This was the wrong thing to do. I should not have had to decide what would happen. The boy should have been thrown out immediately. I should not have had the responsibility for the decision put on me. It was a serious action, however jokingly meant. I don’t believe that it was funny, it was an assault and should have been treated as such. However, rape culture is such that the behaviour was excused as a drunken action and the responsibility for the aftermath was put on me. I did not feel safe, and I did not feel supported or protected. I felt guilty for the situation even though I knew then and know now it was not my fault.
THIRD: I was walking down the street, simply minding my own business on the way to the supermarket to get my weekly grocery shop. A car drove past me and a man in the passenger seat hurled abuse, remarking about my size and how ugly I was. He then drove off. I was left feeling completely enraged and utterly devastated at the cruelty. I had little self-esteem, I believed already that I was ugly (this was many years ago, my esteem has risen since then and I am better able to shrug such comments off although such feelings never completely disappear). This was a brutal, nasty verbal attack from complete strangers who felt it was acceptable to abuse a woman on her own. This is what objectifying entitlement does.
These are just three incidents in my life, all of which happened between 9 and 20 years ago. Rape culture is permeating our society to a greater extent now. Objectification of women and the sense of entitlement to sex are both increasing in commonality in our culture. Men are expected to want and have sex, women are still judged if they express their sexuality yet are also expected to be available and acquiescent.
Rape culture is the questioning any victim will face, even from those who believe and support them. What were they wearing? Where were they? Did they flirt? Had they given out mixed or the wrong signals? Did they struggle? Did they fight? Why don’t they have any injuries? Did they change their mind? Did they scream/say no/make it obvious they were not consenting?
Rape culture is the responsibility being put on the victim to prevent rape and sexual assault.
Rape culture is the genderised sexual double standard. Rape culture is the young girls threatened with sexual assault or rape as a matter of course, if they refuse to join gangs. Rape culture is young girls joining in these threats, either out of fear or loyalty to their gangs.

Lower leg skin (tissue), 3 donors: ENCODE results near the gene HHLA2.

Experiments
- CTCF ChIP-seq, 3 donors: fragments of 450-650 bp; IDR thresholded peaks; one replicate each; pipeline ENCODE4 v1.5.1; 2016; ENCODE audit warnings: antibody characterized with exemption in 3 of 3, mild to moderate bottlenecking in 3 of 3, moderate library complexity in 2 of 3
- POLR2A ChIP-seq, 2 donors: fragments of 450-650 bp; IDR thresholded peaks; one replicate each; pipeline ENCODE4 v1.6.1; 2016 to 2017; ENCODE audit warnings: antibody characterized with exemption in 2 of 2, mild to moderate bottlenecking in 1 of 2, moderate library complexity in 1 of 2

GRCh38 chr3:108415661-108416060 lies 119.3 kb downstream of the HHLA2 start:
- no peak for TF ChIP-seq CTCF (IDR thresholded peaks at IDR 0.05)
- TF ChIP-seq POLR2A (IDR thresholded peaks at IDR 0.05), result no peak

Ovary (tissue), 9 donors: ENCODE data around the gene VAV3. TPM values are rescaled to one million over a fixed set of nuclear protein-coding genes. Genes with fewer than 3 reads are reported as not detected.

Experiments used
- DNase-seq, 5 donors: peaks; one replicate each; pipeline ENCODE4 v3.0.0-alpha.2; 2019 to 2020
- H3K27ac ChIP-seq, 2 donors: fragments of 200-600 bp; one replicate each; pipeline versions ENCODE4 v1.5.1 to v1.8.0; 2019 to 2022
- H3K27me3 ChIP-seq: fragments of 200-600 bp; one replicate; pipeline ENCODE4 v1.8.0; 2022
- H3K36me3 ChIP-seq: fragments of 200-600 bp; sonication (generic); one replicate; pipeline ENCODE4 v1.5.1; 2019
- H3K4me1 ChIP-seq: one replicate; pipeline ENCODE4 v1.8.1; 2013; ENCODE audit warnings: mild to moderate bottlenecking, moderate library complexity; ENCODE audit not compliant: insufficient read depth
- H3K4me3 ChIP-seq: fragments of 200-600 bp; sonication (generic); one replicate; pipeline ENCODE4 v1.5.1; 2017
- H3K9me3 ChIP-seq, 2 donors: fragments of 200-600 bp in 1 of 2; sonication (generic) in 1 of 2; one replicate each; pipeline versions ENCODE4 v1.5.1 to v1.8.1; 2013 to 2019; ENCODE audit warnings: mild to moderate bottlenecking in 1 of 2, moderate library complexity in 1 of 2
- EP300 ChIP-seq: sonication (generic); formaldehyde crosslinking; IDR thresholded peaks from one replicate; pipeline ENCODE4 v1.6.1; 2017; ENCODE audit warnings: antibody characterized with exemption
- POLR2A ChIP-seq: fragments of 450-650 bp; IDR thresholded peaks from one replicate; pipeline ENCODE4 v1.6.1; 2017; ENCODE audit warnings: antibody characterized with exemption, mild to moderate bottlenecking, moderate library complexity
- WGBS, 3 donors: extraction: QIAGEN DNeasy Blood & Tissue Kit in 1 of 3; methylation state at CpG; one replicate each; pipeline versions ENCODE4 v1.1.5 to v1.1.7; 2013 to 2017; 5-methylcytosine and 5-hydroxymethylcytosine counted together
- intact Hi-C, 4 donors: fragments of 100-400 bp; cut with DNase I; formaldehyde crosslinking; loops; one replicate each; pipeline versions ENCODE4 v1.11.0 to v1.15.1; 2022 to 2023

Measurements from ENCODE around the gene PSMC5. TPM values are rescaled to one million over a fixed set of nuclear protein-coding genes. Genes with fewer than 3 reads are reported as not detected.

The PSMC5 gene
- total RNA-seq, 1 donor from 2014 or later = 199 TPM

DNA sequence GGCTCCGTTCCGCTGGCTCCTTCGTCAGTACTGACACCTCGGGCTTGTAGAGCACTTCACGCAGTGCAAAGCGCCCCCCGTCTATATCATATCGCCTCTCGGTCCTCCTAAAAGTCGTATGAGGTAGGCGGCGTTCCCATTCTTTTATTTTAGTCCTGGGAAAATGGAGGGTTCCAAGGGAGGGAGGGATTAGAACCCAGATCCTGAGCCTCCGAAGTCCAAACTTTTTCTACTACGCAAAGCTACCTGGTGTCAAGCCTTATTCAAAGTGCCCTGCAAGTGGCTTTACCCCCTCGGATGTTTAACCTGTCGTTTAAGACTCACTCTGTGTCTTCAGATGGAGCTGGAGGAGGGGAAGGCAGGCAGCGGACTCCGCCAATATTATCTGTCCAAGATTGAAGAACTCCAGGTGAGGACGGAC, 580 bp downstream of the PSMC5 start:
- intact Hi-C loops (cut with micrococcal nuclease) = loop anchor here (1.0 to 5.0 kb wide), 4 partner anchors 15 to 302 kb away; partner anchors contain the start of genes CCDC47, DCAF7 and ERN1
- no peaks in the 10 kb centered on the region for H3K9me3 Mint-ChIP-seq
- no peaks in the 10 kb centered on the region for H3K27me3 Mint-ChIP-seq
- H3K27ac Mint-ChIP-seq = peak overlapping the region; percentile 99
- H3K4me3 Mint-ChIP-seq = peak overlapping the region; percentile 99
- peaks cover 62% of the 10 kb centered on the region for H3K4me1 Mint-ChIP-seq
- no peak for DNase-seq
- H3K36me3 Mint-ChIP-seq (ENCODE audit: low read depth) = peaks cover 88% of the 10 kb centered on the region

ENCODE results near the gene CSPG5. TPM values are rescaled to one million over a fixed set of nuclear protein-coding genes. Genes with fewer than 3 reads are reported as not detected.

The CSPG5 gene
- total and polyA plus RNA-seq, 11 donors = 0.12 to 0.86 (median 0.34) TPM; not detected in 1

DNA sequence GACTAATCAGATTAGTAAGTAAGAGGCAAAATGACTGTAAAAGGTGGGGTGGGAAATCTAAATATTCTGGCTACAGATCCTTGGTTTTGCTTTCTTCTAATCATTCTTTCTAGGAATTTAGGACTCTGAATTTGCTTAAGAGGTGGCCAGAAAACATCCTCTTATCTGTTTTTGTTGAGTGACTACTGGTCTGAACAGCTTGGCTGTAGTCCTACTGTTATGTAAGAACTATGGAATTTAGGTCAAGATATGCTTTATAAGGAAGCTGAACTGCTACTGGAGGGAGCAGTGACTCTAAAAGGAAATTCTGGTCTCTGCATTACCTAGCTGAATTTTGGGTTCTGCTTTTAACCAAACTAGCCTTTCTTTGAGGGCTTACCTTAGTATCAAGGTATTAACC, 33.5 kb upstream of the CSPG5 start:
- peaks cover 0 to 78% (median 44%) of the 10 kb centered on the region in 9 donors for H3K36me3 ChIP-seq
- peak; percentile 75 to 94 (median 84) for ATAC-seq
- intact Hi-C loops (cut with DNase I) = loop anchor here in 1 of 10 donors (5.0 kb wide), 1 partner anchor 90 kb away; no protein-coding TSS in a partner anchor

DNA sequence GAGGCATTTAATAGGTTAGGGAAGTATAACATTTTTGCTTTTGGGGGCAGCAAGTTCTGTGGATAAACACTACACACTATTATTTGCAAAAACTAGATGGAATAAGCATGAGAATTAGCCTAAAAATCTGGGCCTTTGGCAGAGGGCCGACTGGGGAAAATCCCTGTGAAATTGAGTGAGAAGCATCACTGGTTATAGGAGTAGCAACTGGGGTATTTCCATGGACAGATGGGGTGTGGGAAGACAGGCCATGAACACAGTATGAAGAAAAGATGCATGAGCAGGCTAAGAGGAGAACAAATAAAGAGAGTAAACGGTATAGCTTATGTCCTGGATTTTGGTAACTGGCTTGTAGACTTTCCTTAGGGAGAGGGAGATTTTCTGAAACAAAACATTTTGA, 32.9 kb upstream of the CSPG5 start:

Rape culture is the fetishisation of any person who is not white, heterosexual, cisgender and able-bodied.
Rape culture is walking down the street and knowing that every man one passes has the potential to be a rapist; not that every man is a rapist, but the fear that one might be because that is what the media tells us is the “typical rapist”.
Rape culture is not knowing one is safe. Rape culture is the pressure to be attractive and to please one’s partner above oneself.
Rape culture is the politicising of the female body and the removal of autonomy. It is the empowerment of systemised decision-making and the disempowerment of the individual woman.
Rape culture is the belief that sex is an entitlement, the pressure on men to have sex and women to let them, however they may feel about it.
Rape culture is the permeation of entitlement to voyeuristic pleasure over women’s bodies. It is the sexualisation of the female form, or in the case of homophobic society, the projection of feminisation and eroticising of gay sexuality so both women and gay men become objectified. It is the deriding of fears, it is sex in every part of society.
Rape culture is the lack of freely and mutually given constantly updated informed consent.
So, if you ever wonder what rape culture is, I hope you have a better idea now. Rape culture is what we live in.
EDIT: for a truly harrowing account which is very, very common, and which has inspired many women to stand up to and denounce their attackers and the patriarchal idiocy and oppression that perpetuates rape culture, go here: http://unwinona.tumblr.com/post/30861660109/i-debated-whether-or-not-to-share-this-story